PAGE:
building more, stronger relations
By Emily Innes
Due to the continual strengthening of bilateral relations between Canada and Poland there has been renewed interest in the Canada-Poland Chamber of Commerce of Toronto (CCT), according to the chairman of the board.
“There was a visit (to Canada) from the Prime Minister of Poland, a few years back and the Prime Minister of Canada (Stephen Harper) was in Poland twice recently,” said Wojciech Śniegowski, who is Chairman of the Board for the Canada-Poland CCT. “When there was a G-7 Summit meeting he was also visiting Poland. So there is a much better relationship between the governments and because of that and the adoption in principle of the Canada and European Comprehensive Trade Agreement that all sort of brings more attention to Poland as one of the EU countries.”
Former Polish Prime Minister Donald Tusk’s visit to Canada in 2012 led to the signing of a new tax convention that will reduce tax barriers and encourage increased trade and investment between the two countries.
The Canada-Poland CCT was formed in June of 1994 to assist Poland, which as of 1990 was transitioning from the communist dominance of the Polish People’s Republic since 1945 to a market economy. The chamber is dedicated to the promotion, development, and expansion of business, trade, and investment opportunities between Canada and Poland. Its other role is to develop relationships and networking opportunities with ethnic business organizations in Canada. In 2005, Canada-Poland CCT became a member of the European Union Chamber of Commerce in Toronto.
“After the initial interest from Canadian businesses in Poland, (engagement) sort of subsided for a number of years,” said Śniegowski. “There were a number of issues because Poland was still very fresh after the coming out of communism so there were a number of issues that were not resolved quite yet. That is why I think that our activities for a long time were very minimal. But this has changed recently.”
Membership is on the rise
The Canada-Poland CCT has been hosting an increasing number of events and membership has been growing in recent years, Śniegowski said. While lately there have been more than 200 people in attendance at events, the Canada-Poland CCT estimates its official membership at around 130 members.
“The majority of our members are of Polish descent but there is no requirement to be of Polish descent to be a member,” said Śniegowski. “It is for whomever is interested in the Polish market can be a member, no problem.”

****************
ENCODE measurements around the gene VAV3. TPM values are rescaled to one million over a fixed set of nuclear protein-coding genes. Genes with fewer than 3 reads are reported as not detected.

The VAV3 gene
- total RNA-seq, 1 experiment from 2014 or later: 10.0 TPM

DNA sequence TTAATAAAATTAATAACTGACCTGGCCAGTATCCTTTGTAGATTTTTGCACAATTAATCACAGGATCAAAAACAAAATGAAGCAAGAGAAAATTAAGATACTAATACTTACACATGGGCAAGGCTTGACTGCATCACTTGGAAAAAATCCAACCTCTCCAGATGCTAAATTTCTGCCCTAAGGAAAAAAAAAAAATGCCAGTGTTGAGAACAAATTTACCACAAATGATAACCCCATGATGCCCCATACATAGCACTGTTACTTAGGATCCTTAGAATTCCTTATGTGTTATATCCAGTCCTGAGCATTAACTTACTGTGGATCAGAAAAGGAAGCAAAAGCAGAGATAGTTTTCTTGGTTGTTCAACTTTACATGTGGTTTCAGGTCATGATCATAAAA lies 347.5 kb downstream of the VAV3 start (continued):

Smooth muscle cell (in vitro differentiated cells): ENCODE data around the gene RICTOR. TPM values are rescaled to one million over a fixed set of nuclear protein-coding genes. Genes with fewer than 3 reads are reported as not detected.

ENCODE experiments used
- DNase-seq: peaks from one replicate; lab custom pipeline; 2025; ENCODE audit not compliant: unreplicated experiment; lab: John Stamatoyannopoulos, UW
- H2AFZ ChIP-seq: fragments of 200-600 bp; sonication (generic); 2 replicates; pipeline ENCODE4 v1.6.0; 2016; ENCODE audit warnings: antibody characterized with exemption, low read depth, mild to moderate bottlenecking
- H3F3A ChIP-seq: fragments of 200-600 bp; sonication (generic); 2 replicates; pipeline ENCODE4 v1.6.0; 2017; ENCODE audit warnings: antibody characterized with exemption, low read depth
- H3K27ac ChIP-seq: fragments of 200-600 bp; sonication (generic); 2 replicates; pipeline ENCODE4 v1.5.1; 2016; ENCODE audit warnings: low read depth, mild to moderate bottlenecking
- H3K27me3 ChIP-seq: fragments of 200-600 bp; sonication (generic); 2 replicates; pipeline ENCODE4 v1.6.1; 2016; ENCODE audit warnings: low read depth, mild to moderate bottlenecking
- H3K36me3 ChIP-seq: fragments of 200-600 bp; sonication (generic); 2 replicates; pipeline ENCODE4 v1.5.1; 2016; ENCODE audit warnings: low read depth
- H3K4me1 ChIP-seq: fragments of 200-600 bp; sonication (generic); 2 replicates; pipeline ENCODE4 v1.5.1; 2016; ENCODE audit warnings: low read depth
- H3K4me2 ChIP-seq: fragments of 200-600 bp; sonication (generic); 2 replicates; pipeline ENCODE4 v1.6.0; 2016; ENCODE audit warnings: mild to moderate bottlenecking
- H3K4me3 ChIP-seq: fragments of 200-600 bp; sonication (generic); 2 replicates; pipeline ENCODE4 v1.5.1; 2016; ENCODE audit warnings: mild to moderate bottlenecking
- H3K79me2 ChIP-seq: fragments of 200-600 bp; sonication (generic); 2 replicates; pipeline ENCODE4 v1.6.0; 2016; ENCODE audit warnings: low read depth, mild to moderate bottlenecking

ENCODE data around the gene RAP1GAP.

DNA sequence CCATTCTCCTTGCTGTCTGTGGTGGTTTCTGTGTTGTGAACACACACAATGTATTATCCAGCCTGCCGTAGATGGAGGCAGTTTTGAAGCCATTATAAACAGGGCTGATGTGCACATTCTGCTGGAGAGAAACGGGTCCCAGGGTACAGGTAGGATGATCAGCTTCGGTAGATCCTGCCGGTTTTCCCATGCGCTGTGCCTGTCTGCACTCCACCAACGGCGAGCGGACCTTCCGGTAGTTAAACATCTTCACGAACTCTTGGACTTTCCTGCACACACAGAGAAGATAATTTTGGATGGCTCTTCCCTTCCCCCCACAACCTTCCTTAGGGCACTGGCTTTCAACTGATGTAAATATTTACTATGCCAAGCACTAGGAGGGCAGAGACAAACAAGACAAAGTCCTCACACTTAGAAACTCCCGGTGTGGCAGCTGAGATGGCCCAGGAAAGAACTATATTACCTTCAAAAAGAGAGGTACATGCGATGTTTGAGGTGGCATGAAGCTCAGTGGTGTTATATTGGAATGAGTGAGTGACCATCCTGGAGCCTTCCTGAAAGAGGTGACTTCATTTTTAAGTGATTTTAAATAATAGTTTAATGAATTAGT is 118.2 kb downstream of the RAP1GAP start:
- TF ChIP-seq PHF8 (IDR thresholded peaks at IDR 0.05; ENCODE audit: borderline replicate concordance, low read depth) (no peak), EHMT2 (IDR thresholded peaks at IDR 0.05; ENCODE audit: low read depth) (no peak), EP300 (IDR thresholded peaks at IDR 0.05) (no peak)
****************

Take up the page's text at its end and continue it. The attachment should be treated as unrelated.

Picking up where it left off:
The organization’s members are primarily from Toronto but also from other locations in southern Ontario such as Barrie and Mississauga. “We are thinking about maybe becoming a little bigger representation and we will be working on that in the future. But for now we are mostly in the (Greater Toronto Area),” he said.
The organization is the only officially structured Canada-Poland Chamber of Commerce in the country, but Śniegowski noted that there are some people in Calgary who help with the businesses of Polish Canadians.
Śniegowski recognizes a great opportunity for growth as he pointed out that there are 900,000 Polish Canadians living across the country — 360,000 in southern Ontario and 60,000 in Toronto alone. It is a very diverse group of individuals who work in a variety of different industries.
Annual networking event and other activities
The Canada-Poland CCT, collaborating with the Consulate General of the Republic of Poland in Toronto and the Trade Commissioner of the Republic of Poland, hosts two annual summer and winter networking events.
“They are 100-per-cent networking (events),” said Śniegowski. “They are for members and their guests, and hopefully, we are (attracting) new members through those events. But also to live up to our main function of allowing people to develop new contacts and hopefully new business.”
A new event that the chamber has begun hosting is the Canada-Poland Chamber of Commerce Excellence Awards Gala. “We came up with the idea of rewarding people who have some contribution in the business world and they put forth the good name of Polish people,” said Śniegowski. “And if you are a company that has dealings with Poland we will be recognizing them as well. That also gives us some interest from outside of our membership.”
The Canada-Poland CCT also hosts seminars in cooperation with the Consulate General of the Republic of Poland and the office of the Trade Commissioner of the Republic of Poland. Some of the prominent guests that they have addressed their members include Stockwell Day, Minister of International Trade and Minister for the Asia-Pacific Gateway; Jason Kenney, Minister of National Defence and Multiculturalism; John Wilkinson, Ontario Minister of Revenue; Peter Van Loan, Minister of International Trade; Marek Sawicki, Minister of Agriculture of the Republic of Poland; and Lisa Raitt, Minister of Transport.
Future plans for the Canada-Poland CCT
Upcoming plans for the Canada-Poland CCT include increasing communication efforts. “We have five new members already active in our committees and they are young and they are very committed to work on it and they know about social media,” said Śniegowski. The Chamber is now on Facebook, Twitter (@canadapolandcct), YouTube, and LinkedIn.
According to Śniegowski, the organization wants to also grow their membership to about 400 members over the next couple of years, which he believes is a realistic plan.
More information can be found at www.canada-poland.com.